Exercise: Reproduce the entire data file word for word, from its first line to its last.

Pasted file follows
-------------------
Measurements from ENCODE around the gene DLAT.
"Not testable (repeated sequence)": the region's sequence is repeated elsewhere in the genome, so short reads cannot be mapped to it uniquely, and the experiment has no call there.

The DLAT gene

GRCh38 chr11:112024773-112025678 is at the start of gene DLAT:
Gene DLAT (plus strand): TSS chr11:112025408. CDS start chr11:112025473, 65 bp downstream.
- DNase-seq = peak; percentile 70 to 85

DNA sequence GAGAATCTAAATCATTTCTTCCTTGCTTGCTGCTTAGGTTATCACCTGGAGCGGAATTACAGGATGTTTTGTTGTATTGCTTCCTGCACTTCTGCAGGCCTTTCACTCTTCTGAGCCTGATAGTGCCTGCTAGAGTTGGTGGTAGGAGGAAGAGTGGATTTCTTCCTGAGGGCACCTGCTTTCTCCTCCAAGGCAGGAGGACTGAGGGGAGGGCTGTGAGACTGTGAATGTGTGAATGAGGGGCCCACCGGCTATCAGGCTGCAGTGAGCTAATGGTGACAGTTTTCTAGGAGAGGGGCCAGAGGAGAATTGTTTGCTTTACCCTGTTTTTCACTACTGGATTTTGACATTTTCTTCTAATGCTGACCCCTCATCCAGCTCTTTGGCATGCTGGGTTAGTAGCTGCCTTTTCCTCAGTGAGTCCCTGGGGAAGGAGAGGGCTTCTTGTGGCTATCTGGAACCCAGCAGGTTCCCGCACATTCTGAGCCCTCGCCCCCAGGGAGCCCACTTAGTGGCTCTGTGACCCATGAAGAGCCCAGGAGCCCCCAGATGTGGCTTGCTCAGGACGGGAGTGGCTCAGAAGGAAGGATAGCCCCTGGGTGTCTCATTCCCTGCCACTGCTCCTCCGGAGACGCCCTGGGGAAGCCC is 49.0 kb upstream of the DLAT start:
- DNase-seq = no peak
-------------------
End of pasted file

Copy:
Measurements from ENCODE around the gene DLAT.
"Not testable (repeated sequence)": the region's sequence is repeated elsewhere in the genome, so short reads cannot be mapped to it uniquely, and the experiment has no call there.

The DLAT gene

GRCh38 chr11:112024773-112025678 is at the start of gene DLAT:
Gene DLAT (plus strand): TSS chr11:112025408. CDS start chr11:112025473, 65 bp downstream.
- DNase-seq = peak; percentile 70 to 85

DNA sequence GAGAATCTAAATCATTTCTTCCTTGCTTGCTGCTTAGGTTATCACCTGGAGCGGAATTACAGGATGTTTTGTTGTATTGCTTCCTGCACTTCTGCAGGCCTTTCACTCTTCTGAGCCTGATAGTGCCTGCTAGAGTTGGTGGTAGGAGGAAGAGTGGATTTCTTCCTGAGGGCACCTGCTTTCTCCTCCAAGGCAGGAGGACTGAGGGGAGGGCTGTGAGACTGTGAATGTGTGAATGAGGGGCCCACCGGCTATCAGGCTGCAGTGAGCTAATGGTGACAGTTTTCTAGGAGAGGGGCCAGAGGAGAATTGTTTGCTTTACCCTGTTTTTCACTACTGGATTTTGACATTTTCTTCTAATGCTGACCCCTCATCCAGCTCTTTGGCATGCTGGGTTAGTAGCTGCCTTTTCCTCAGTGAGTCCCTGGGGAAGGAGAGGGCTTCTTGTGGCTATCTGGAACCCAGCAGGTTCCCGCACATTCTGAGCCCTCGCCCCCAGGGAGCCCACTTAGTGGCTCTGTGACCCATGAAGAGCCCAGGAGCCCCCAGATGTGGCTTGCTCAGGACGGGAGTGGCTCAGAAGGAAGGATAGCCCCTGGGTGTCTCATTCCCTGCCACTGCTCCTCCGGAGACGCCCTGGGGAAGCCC is 49.0 kb upstream of the DLAT start:
- DNase-seq = no peak